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t it r. Pui.v ; i: i a n.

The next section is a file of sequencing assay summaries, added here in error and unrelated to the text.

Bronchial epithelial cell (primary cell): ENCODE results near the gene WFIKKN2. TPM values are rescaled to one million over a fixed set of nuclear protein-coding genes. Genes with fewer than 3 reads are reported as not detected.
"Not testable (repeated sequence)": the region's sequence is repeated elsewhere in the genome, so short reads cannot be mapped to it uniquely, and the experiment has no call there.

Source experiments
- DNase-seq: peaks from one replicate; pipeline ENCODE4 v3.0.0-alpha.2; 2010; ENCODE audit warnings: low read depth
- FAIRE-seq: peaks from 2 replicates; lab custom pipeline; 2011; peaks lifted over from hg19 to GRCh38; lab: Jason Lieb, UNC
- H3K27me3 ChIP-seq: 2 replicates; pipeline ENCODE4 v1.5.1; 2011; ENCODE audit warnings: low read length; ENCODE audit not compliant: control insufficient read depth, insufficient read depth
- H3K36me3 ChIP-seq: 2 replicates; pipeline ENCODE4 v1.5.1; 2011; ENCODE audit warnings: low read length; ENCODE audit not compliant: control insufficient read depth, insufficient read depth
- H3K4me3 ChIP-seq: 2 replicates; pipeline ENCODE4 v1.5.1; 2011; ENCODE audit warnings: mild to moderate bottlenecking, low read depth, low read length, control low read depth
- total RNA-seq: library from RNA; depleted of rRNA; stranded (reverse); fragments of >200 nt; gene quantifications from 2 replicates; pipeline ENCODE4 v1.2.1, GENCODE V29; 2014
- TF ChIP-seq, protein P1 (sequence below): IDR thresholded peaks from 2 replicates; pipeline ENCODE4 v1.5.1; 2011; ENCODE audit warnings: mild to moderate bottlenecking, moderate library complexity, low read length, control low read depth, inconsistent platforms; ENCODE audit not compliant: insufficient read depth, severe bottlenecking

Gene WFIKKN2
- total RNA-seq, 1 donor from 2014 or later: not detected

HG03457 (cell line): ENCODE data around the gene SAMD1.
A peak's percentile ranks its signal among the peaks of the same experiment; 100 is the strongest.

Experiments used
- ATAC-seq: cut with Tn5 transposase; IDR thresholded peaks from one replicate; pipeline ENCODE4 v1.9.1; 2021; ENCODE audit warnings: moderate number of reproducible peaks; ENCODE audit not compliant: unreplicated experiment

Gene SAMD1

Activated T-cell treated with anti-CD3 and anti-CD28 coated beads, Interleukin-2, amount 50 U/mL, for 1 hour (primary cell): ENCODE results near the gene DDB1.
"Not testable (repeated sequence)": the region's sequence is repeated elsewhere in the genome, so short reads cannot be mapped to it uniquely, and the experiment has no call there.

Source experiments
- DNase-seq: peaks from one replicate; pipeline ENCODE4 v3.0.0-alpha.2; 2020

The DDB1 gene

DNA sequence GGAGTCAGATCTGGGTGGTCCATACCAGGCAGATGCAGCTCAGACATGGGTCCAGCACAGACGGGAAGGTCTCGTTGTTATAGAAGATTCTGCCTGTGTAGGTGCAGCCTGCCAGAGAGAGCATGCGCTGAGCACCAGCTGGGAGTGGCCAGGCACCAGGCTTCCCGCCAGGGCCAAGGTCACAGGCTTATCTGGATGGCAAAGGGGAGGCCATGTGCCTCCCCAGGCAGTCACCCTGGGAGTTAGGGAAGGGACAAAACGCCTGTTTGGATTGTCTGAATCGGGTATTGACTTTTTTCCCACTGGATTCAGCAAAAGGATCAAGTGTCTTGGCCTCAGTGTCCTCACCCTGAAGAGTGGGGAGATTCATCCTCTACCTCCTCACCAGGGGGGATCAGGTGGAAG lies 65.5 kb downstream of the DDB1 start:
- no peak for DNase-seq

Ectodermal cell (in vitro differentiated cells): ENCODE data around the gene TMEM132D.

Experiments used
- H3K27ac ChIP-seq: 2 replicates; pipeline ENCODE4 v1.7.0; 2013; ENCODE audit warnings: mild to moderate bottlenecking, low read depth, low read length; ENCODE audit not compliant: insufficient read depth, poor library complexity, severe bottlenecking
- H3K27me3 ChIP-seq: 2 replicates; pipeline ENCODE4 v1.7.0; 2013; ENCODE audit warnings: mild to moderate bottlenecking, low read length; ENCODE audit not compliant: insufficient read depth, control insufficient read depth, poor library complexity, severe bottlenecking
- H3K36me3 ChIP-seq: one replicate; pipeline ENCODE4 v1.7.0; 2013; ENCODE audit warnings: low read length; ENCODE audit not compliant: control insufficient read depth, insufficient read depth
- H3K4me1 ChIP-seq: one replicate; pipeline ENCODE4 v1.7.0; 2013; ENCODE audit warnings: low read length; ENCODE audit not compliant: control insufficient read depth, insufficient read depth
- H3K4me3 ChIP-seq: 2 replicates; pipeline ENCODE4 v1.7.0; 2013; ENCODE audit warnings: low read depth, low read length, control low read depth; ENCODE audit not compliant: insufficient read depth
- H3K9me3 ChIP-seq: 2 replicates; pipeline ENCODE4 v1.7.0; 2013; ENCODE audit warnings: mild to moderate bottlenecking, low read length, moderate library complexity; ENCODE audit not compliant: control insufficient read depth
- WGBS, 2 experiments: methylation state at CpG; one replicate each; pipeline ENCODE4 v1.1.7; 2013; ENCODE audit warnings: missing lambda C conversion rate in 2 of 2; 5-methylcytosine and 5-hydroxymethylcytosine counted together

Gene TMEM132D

and honorably ; for the history of every use ful life warns him to- shape his course in thai direction. The benefits he acquires in ch & place are not of such a selfish kind, but extend themselves to his home, and those whom it contains. Something of what he hears or reads within such walls can scarce ly fail to lead to larger sympathy with men, and a higher veneration for the great Crea tor of all the wonders of this universe. It is, let me say it once again, on the effect of such institutions as these upon the great so cial system and the peace and happiness of mankind, that I delight to contemplate them. And in my heart 1 am quite certain that long after this institution, and others of the same nature have crumbled into dust, the noble harvest of the seed sown in them will shine out brightly in the wisdom, the mercy, the forbearance, of another race." THE POLYNESIAN. OFFICIAL JOURS AL OF THE ILW'AIIAS GOVERXMEST. HONOLULU, SATURDAY, OCT. 5, 144. Agriculture being the foundation of public wealth, the father of commerce, the source of revenue, and consequently of power, the incentive to industry, and indirectly the promoter of population, is the main reliance therefore of this country for its prospective prosperity. Without it, the body corporate will breathe faintly, circulation be tardy, and the country remain a reproach from Provi dence upon the neglect of man. With it, it can become a smiling garden, a granary of life, and millions of hands hardened by honorable labor, be upraised in thankfulness to the Rcwardcr of toil. It is necessary, however, in order fully to understand the capabilities of the country, to pass in review its staple productions. Among them we find not only all that are common to the tropical zone, but many indigenous to climates far North; so that the vegetable resources of both zones are with us comprised in a circle of a few miles diameter, a natural advantage which may be made of incal culable value. The chief dependence must be placed on the following plants. Sugar cane, coffee, indigo, tobacco, cotton, and cabinet-lumber. All grow in great luxuri ance, without cultivation, and the quantity of land suitable for each is very consider able. Porto Rico, in the West Indies, though not under the most favorable govern ment for the development of domestic indus try, and with a superficies of but two-thirds the extent of these islands, and a climate subject to disastrous hurricanes, produced in 1830 of sugar 46, 441, 92C lbs., molasses 1,507,569 galls., coffee 28,000,000 lbs., and of cured tobacco 34,640 qtls. exports to the value of $1,000,000 while her imports were $3,000,000 and that to a population of but 323,838, of whom upwards of one half were blacks. What was done there can be done here. In 1778, its population was but 70,000. In 1830 its live stock con sisted of 70,130 head of cattle, 52,070 horses, 25,087 swine, &c numbers which with the vast amount of pasturage lands here, wo could easily excel. Cattle and their products, horses, hides, goat-skins, glue, salt, tallow, and provisions, are des tined to be of the principal ingredients of na tional wealth. Among those of secondary value, may be reckoned maize, wheat, potatoes, yams, mustard-seed, cocoa-nut oil, arrow-root, hemp, raw silk, castor oil, ginger, beans, and fruits both pre served and fresh such as oranges, 'lemons, figs, pinc-applcs, grapes, etc. The aggre gate value of them, both for export and homo consumption, can be made very considerable. To these may be added rice, cochineal, cocoa, olives, buckwheat, mangos, pimento, manioc, and other inter-tropical and tempe rate productions, which require but enter prise and skill to be successfully acclimated. The islands of Bourbon and Mauritius, in the Indian ocean, in many respects afford a comparison with ours. In extent they are equal to Maui and Oahu, and probably have an equal if not greater amount of unavailable territory for agriculture, consisting of active volcanic mountains, deep fissures, basaltic colonnades and what graphically railed burnt country a desert of hard black soil. The remainder, like our valleys, is well watered and productive. The population of the two amounts to about 190,000, of which but a few thousand only are whites. Bour bon has not even a secure roadstead, and Mauritius but one harbor, of difficult en trance. Yet they exported in 1831, coffee, sugar, cabinet-woods, tortoise-shell, cloves, &c. to the amount of $1,840,000, and im ported $4,750,000 worth of goods. These statistics arc worthy of attention. The natu ral advantages of those islands will not com pare with these. Their climate is insalubri ous at certain seasons of the year, and they are subject topmost destructive hurricanes and earthquakes. In superficrs they are but one fifth the extent of this group. What then is required to swell the industry of this kingdom to an equal value ? We shall dis cus?, this question in another number. In the meanwhile it is well to note the further resources that can be made productive. They are. the fisheries and minerals. The whale-fishery in particular can be prosecuted from here to a very great advantage over other and more distant ports, and it can be enlarge to an indefinite extent. Of mine rals of any value in commerce the variety is very limited. Salt both natural and arti ficial is abundant, and some sulphur and medicinal salts could be gathered on Ha waii. Quarries ol compact limestone, a beautiful material for building, occur in several places, while the reefs afford an inexhaustible supply of a cheaper variety. Per-oxyd of Iron is abundant, coloring the soil to a very great extent. We have received a letter, (the 2d on the subject,) from a Maryland farmer of capital, in regard to emigrating to these islands. He is engaged in the flour and lum ber business at home, and having read of the wheat-lands of Maui, supposes a good business might be done here, by establishing in some suitable location, a flour-rnill to op erate either by water or steam power, and to put the wheat-lands all under cultivation. Could such an enterprise be successfully established, it would add greatly to to the domestic resources of the kingdom, and af ford employment to many laborers. A great object will be attained if these islands be made to supply their own wheat, and sell the surplus to the shipping. We arc not aware of many obstacles to the success of such an enterprise, but having never visited the lands in question, are unable to .speak definitely upon the subject. We take the liberty, therefore, to ask the necessary in formation of our friends in Maui, who have examined the locality. The particulars de sirable to be known are as follows. The ex tent of the hind capable of being cultivated with wheat ? quality of the soil ? of its pro duct ? does it bear more than one crop an nually ? is it easy of cultivation ? is there water-power sufficient for a mill in the vicin ity ? &.c. Any information will be very welcome, and it may lead to the establish ment of a desirable branch of business, which of course interests every one who has a desire for the prosperity of the country. The gentleman is also desirous of procuring a sample of the wheat. comes blustering and fierce and coquettish, as if he had met wherewithal to vex him in his journey ? Now is the time for the sports men ye quails and partridges beware f be quiet ye deer ! and you, ye trouts and pick erel, keep close to your shady haunts ! The wild-fowl fly high, and the upland plover call merrily to their mates, and start if but a shadow is seen. The loon dives at the flash, but the sportsmen return loaded with spoil and buoyant in health. Ah me ! this is the season for home: no perennial green there wearies the eye with sameness, or continuous heat exhausts the body's vigor. Mere, nature begins to grow active, as if to redeem her idled time during summers's par ching heats, and in place of snow we look forward, rejoicing, to rains, and the cooler breezes from the north. But where s our sport ? where, indeed ? A few plover fly by and ducks are abundant on Kauai. But where are the red-breasts, the sand pipers, the dough-birds, the grey backs, the curlew, peaps, yellow-legs, snipe, Ah ! where are they ? Not a solitary feather of them ever makes its appearance here. Well do we remember, after a hard day's tramp in the interminable marshes of Cape Cod, amid a labyrinth of dykes, creeks and ditches, and having loaded our bags with spoil, to have seen some of our number, intent on pursuing their fowl game farther, station themselves on the lee side of a huge haystack, and more regardful of the birds than the tide, blaze away until the water had arisen and covered the marsh. When they perceived their situation it was too late to retreat; the creeks in their rear were ten feet deep with water, and it was rising fast. There was but one remedy; they climbed to the summit of the haystack, and for four hours, wet and hungry, contemplated the watery scene, and not without some risk of being carried out to sea by the retiring tide. t The next news from the United States will be of a very interesting character. The annexation of Texas; war with Mexico; the presidential candidates; etc., will then be decided one way or the other. We have also to hear of our Commissioners, and what they have accomplished; the success or fail ure of the Belgian scheme, and last though not least, the welfare of those as dear to us as our heart's pulse. " News from a far country," none can appreciate it better than we, ocean embargoed inhabitants of a diminutive island. The Warren mav be shortly expected from Mazatlan, and will bring us four months later dates. Our bre tlircn at home arc now beginning to feel the approaches of the cold season. Fires and cloaks will soon assume the ascen dancy; nature droops, and vegetation strips herself for the approaching contest. The forests, preparatory to the fall of the leaves, from which is derived the poetical appella tion of " fall," for the season, are flaunting their gay colors in the waning sun-warmth, with all the brilliancy and variableness of the dying dolphin. The retiring sun, as if to make his memory the dearer for his absence, pours a steady and clear light through the shortened days, and the health and spirits grow clastic under the clear, mild but bracing airs of that glorious season, the " Indian summer." Why is it that old Sol lingers, reluctant to leave, mild and coaxing j() his deportment, hut on his return, The quantity of wealth which will be pour ed into the United States the ensuing year, fished from the stormy region of the North West Pacific, will be large. The success of the hardy and adventurous whalers has been truly marvellous, we suspect unprece dented in the annals of their exploits. We hear of one ship in four months on her cruis ing ground, taking 3500 barrels; others nearly or quite as much one that sailed at an expense of $30,000, having in 21 months, $.50,000 of bone, oil, &.c., on board. Near ly all have done well; the exceptions appear to he very few, and those mainly among the sperm hunters. Our ports arc rapidly filling up with these successful hips. Wc bid them welcome, and wish them all full fares and prosperous voyages to their mother-land. Fire. On Sunday morning, 29th ult., at at 1 o'clock, a fire broke out in the prem ises belonging to the heirs of Joseph Bedford, ami before it could be arrested, destroyed eight straw houses. The fire originated in the well-house, and there is every reason to suppose that it was the work of an incendi ary. The two fires of late, happening at such short intervals, suggest the necessity of the organization of a fire department, or else we may have a conflagration which will fctop only at the water's edge. cents; 3 copies for 37 J cents; 4 copies for Annt' ft rnnies for ftl. Ilia BaiTANicic Majxstt's Coimclatc, ) . Honolulu, September 25th, 1844. ) Sir, 1 have the honor to bring to your notice, for the information of merchants tra ding on the coast of Peru, that the Repre sentatives of foreign nations, residing in Li ma, have mutually agreed to relieve the com merce of neutrals from the restrictions im posed by the different parties contending for the supreme command in that republic. I enclose copies of the two protocols that were agreed to on the 20th and 27th of June last, which I received this day from HerBri tanic Majesty's Charge d 'Affairs at Lima. I have the honor to be, Sir, your ob't servant, 110BKRT C. WYLL1E. Pro-Consul. CI. P. Judd, Esquire, It. II. M. Secretary of State for Foreign Affairs tyc, fc. PROTOCOL of a conference held at Lima the 20th June, 1844, at the Legation of New Granada. THE UNDERSIGNED, Envoy Extraordinary and Minister plenipo tentiary of Jie Granada, Charge d' Affaires of the United States, Charge d' Affaires of II. M. the King of the French, Charge d' Affaire of II. M. the Emperor of Brazil, Charge d' Affaires of II. M. the King of Belgium, Charge d' Affaires of Iler Britannic Majesty, Assembled in conference to take into consid eration the actual state of things in Peru, and to establish for themselves a rule of con duct to be observed in the interests of their nations, have unanimously agreed, 1. That in consequence of the political transformation that took place at Lima on the 17th of the present month, the country is at present agitated by various parties. 2. That, if faithful to the general princi- fles of neutrality and non-intervention, the Mplomatic Corps ought to recognize each of the de facto governments established in the country, it ought also to protest against all infractions of common right, the Law of nations and treaties. 3. That strangers having come to Peru upon the faith of law or of treaties that guar antied to them their property and liberty, in their persons as well as in their commerce and their industry, they have a right io expect that engagements so sacred will not be violated. 4. That by the multiplicity of govern ments de facto, devoid of the moral strength and material necessary to prevent vexations and disorders, Peru finds itself plunged into a state of political anarchy which no longer admits of the acknowledgement of the com plete exercise of sovereignty in any of the parties. For these reasons they declare; That the Peruvian nation shall be solidly responsible for damages or injuries, past or future, that the subjects or citizens of the countries they represent have experienced, or may experience; and that in consequence they will recover by themselves, or by other agents of their respective nations, near all or one of the parties: that they will repudiate all blockades, decreed or established bv I these parties, until the state of things shall nave ueen regulated; reserving solely to belligerents the right to prevent commerce in arms and munitions of war. That the subjects or citizens of their re spective nations that voluntarily take part in the civil dissensions of Peru, shall be more than ever disapproved, and abandoned to the consequences of their acts. Done in sextuple: Lima, 20th June, 1844. (Signed,) T. C. de MOSQUERA, T. PICKETT " A. Le MOQ.UE. M ANOEL OERQUIRA LIMA, II. BOSCH SPENCER, W. PITT ADAMS. ICpPncc Reduced. Hereafter the Poly nesian will be sold at the following rates: Single ropics, 2f, cents; 2 copies for 20 it PROTOCOL of a conference held at Lima the 27th June, 1844, at the Legation of New Granada. THE UNDERSIGNED, Envoy Extraordinary, and Minister pleni potentiary of .Yew Granada, M,r waive oj ine united States, Charge d' Affaires of II. M. the King of e trench, s, yiaree a Affaires of li. Jl. the Emperor of Braztl, . , r Charg6 d Affaires of Jf. M. the King of Belpum, 94 Chargi d Affaires of Her Britannic Majesty, . Assembled in conference, to enquire wheth er thpy ought to allow or not the embargoes th